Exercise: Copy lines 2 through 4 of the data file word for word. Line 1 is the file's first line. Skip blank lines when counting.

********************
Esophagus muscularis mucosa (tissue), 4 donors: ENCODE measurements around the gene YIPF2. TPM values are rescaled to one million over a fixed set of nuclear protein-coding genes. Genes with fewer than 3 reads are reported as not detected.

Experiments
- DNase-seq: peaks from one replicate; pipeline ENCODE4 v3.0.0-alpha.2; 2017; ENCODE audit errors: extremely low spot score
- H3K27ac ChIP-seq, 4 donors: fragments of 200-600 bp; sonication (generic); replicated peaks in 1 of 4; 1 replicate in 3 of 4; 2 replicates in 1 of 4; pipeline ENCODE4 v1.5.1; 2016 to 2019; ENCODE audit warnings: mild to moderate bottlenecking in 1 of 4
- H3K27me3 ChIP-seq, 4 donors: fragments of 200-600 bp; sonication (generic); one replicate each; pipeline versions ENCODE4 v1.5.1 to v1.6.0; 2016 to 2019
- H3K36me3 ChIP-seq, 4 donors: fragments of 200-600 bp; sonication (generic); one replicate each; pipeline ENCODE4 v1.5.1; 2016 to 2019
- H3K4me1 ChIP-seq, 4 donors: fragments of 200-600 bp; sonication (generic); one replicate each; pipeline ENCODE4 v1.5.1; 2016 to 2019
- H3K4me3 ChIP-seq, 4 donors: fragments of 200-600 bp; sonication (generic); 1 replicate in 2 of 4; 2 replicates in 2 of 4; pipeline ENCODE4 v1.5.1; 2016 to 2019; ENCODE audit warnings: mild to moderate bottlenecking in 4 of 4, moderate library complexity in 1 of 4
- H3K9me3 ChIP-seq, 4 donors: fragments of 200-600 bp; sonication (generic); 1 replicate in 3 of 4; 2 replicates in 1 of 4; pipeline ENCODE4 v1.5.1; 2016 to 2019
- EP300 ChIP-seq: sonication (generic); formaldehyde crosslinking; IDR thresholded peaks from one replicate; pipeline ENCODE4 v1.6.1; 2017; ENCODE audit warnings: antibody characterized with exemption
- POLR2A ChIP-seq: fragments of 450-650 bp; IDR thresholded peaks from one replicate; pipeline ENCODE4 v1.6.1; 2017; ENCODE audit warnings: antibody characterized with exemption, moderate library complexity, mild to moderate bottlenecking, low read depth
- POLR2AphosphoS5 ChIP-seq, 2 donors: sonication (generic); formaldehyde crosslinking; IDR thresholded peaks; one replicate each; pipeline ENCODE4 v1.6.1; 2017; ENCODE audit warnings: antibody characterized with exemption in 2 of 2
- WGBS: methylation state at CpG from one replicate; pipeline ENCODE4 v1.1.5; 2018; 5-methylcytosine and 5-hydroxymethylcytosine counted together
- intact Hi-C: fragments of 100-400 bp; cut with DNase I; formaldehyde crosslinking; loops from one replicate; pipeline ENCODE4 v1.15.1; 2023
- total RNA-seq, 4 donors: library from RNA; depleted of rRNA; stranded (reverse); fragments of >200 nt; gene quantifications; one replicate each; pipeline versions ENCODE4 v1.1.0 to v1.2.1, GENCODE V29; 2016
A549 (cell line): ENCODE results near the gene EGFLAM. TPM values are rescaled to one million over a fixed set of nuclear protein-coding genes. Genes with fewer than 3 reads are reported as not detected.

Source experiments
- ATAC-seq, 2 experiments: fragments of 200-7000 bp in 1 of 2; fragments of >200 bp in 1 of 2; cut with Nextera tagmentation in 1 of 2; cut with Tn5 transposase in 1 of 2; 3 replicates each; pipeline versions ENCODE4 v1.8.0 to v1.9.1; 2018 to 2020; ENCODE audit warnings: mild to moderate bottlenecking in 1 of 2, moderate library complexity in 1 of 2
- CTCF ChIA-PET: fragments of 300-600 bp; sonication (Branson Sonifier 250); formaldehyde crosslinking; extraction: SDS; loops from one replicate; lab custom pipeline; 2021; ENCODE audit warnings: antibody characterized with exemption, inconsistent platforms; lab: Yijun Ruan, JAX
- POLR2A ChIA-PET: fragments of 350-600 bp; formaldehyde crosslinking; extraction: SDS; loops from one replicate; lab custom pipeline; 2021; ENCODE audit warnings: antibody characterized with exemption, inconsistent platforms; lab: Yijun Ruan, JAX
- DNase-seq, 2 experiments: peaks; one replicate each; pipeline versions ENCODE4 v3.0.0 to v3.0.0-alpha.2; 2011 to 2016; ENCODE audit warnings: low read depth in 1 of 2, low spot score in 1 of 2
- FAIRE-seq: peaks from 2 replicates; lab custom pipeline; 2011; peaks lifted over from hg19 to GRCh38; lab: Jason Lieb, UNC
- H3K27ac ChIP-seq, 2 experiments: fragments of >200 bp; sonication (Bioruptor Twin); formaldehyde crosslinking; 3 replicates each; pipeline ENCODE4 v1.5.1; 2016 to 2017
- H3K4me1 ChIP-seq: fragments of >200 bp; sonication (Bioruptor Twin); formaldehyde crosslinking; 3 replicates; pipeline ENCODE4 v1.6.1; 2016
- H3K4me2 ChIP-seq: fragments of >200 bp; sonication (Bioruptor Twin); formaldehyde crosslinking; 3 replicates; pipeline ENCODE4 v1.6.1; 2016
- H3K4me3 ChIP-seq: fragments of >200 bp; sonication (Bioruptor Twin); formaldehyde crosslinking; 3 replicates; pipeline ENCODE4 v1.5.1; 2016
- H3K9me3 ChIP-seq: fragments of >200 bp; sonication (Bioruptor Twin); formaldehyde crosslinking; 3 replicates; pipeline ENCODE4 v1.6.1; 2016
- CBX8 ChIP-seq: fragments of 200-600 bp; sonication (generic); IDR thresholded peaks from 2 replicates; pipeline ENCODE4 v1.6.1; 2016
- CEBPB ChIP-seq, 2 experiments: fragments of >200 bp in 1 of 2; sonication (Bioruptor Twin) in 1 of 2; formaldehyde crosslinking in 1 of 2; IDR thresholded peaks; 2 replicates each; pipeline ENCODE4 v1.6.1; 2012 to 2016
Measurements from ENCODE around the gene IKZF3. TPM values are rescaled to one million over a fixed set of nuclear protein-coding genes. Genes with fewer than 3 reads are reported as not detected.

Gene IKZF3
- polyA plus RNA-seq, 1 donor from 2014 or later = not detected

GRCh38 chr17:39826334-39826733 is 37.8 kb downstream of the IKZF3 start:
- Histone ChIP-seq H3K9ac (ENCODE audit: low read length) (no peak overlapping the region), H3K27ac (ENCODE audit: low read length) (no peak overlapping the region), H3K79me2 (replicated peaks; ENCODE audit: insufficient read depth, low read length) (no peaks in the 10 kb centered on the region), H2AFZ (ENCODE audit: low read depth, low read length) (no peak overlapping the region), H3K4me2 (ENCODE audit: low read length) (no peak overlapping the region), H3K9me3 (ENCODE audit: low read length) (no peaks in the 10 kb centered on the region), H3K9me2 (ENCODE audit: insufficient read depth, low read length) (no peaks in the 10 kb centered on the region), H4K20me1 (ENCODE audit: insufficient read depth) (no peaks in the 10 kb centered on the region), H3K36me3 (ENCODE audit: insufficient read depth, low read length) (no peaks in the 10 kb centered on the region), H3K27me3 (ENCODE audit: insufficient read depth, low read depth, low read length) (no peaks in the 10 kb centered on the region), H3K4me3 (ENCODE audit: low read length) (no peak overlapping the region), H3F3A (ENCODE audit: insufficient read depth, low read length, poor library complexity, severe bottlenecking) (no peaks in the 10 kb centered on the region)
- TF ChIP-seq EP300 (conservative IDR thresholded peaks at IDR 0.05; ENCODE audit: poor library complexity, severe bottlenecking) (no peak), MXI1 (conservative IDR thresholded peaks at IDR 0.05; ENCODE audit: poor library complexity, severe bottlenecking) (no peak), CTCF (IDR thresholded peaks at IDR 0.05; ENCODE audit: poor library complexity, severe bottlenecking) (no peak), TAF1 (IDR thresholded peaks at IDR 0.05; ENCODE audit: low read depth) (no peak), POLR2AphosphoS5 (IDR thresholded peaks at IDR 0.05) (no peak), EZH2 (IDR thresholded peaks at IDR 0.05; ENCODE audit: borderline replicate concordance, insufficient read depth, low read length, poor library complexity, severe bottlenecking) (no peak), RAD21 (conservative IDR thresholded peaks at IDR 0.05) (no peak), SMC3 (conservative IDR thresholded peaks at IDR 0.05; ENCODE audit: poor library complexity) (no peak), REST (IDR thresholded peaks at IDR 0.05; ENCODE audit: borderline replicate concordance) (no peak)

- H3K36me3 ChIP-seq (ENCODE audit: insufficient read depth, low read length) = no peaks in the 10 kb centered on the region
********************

Experiments
- DNase-seq: peaks from one replicate; pipeline ENCODE4 v3.0.0-alpha.2; 2017; ENCODE audit errors: extremely low spot score
- H3K27ac ChIP-seq, 4 donors: fragments of 200-600 bp; sonication (generic); replicated peaks in 1 of 4; 1 replicate in 3 of 4; 2 replicates in 1 of 4; pipeline ENCODE4 v1.5.1; 2016 to 2019; ENCODE audit warnings: mild to moderate bottlenecking in 1 of 4